LIVE REVIEW: Deaf Havana, St. Pancras Old Church, London (Live Stream), 19/07/2020
In these strange times there appears to be a new normal; bands/musicians producing live stream shows to present to their audience for mutual benefit, innovating ways to keep themselves fed and their fans entertained. Although that seems to be the reasoning behind Deaf Havana’s performance tonight from the famous St. Pancras Old Church in the heart of the nation’s capital, it feels like this is the natural progression and also the final chapter for the Rituals-era of band’s history.
The performance begins with a frame of James Veck-Gilodi’s tattooed hands, playing the opening notes to the eponymous song of the band’s latest outing Rituals, setting the emotive, haunting theme for tonight’s solo performance. The frontman then gets up and walks over to his trusty acoustic guitar and goes straight in to the fan-favourite Youth In Retrospect, from their second full-length album Fools And Worthless Liars. Veck-Gilodi looks healthier than he has in some time, which will put many fan’s mind at ease (he makes no secret of the fact that he is a troubled soul that often turns to unhealthy crutches as an escape, and has very little social media output to speak of) and his voice is simply breath-taking.
The quality of his creative output speaks for itself when the songs are stripped back to their bare bones in this manner and Pretty Low is a wonderful example of that. The song itself is beautifully tragic and you can hear the raw emotion in the man’s voice, as he pours every ounce of his being in to his performance. The performance of Worship follows suit. This is the kind of stuff that could bring the weak to their knees and proves just how powerful one person and a guitar can be in the right setting.
Pensacola, 2013 has become a firm fan -favourite following the release of All These Countless Nights and the atmosphere that has been created for tonight’s show adds to the already solemn subject matter. This is followed by Boston Square; the only inclusion from the band’s 2013 album Old Souls and it stands out as one of the highlights of the set, not only for the quality of the delivery, but also for the fact that Veck-Gilodi quite openly embraces the irony of singing about the devil in a place of worship.
The setting then gets a little lighter as Veck-Gilodi approaches the altar at the front of the church to perform the song Evil, which again piles on the irony as it appears that the charismatic frontman is taking the place of a priest giving a sermon in front of his flock, which is poignant to say the least. The cinematic display being put on here really sums up where Deaf Havana have been as a creative force throughout this album cycle, cementing themselves as one of the most talented, yet criminally underrated bands England has to offer in 2020.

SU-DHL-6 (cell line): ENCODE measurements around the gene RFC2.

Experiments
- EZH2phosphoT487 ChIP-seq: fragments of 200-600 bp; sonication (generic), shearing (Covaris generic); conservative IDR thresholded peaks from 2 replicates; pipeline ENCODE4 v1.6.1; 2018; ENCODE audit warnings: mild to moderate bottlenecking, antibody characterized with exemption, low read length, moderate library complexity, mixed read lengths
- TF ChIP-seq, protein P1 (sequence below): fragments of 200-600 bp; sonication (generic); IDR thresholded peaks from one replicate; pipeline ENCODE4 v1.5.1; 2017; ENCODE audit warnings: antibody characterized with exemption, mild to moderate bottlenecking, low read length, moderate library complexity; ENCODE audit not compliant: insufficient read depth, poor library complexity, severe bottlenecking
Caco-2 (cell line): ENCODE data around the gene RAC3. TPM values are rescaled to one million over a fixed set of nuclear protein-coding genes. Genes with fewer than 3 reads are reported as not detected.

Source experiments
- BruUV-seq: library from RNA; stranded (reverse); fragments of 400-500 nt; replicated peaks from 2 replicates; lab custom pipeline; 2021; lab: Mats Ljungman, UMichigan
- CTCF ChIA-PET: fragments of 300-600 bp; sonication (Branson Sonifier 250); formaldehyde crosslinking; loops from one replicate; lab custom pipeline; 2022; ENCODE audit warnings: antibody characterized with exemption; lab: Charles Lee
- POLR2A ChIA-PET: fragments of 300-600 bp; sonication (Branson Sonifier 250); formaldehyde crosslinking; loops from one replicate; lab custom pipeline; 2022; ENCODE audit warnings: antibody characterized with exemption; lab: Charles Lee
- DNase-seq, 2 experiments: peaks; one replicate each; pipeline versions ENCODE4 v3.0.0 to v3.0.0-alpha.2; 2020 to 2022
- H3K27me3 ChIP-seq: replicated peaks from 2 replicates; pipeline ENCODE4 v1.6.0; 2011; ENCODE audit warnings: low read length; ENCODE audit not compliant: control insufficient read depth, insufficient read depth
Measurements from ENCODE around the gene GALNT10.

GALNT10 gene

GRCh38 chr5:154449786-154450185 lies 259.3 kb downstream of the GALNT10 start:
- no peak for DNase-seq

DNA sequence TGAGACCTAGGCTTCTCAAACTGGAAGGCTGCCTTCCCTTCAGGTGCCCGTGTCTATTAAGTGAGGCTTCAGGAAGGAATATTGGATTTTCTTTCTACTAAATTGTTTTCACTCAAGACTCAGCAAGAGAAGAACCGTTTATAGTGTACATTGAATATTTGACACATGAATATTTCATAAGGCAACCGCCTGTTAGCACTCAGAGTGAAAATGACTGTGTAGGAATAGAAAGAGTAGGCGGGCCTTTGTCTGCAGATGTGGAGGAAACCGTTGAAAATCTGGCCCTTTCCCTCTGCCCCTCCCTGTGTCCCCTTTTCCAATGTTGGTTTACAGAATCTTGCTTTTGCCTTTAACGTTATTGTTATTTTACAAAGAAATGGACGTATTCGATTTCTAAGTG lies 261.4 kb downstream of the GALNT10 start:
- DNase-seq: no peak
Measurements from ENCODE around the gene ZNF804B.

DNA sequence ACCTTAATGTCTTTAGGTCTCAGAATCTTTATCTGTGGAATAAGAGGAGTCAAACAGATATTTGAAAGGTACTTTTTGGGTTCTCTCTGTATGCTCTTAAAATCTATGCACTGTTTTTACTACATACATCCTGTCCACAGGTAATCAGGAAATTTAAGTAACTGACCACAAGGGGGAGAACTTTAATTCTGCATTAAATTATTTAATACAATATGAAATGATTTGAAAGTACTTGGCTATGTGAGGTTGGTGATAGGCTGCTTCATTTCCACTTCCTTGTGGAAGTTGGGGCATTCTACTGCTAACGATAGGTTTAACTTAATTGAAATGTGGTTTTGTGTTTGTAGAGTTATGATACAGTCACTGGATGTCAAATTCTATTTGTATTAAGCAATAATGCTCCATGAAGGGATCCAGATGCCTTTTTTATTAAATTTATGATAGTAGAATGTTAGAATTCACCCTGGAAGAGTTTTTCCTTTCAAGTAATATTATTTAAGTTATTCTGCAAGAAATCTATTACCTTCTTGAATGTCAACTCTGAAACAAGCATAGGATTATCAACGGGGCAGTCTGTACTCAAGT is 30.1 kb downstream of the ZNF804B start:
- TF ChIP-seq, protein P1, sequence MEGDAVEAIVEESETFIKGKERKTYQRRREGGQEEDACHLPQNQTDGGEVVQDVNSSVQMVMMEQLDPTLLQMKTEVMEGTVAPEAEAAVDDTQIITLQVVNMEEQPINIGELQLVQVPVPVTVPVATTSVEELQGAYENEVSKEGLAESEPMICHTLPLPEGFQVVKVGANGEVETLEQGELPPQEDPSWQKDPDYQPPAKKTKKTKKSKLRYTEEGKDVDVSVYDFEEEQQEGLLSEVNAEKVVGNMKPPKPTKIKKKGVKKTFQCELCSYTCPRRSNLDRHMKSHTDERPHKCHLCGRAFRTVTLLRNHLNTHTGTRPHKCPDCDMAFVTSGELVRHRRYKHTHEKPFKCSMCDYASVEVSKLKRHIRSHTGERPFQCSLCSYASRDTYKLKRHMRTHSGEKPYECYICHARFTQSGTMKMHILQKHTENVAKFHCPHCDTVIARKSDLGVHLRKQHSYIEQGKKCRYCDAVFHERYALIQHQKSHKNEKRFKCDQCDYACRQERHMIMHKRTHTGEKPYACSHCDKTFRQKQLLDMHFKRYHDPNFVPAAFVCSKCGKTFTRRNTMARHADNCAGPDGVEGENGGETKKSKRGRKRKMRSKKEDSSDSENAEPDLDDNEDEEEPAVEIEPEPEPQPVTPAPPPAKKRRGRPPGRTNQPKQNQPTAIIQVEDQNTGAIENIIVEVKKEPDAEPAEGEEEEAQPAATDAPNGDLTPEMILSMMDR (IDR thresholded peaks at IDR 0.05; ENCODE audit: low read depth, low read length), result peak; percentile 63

The only song that feels a little out of place in the set is Trigger. This is not to say that it is a bad performance, but it doesn’t translate quite as well as the other songs on display tonight, with it feeling as though something is missing. What is missing, however, is not clear. It just doesn’t appear to have the same impact as the other offerings. This is quickly rectified with a memorable performance of Happiness that is simply sublime, with the inclusion of a simple drum loop and the natural echo of the venue. Veck-Gilodi has always had a way with words and an ear for melody that is unrivalled and this is fully on show here, as he delivers the song with every fibre of his being and pours everything into it.
He then drops the mic and walks into the centre of some arranged features, with lit candles providing the only source of light as he belts out an a cappella version of Anemophobia, with nothing but the power and control of his voice to fall back on. The performance is chilling and highlights exactly what the fans love about Deaf Havana and particularly the man that is the creative, lyrical and musical engine behind the band’s success over the years, and that is his vulnerability, the beauty of his words and the soul in his voice.
Written By: Rich Webb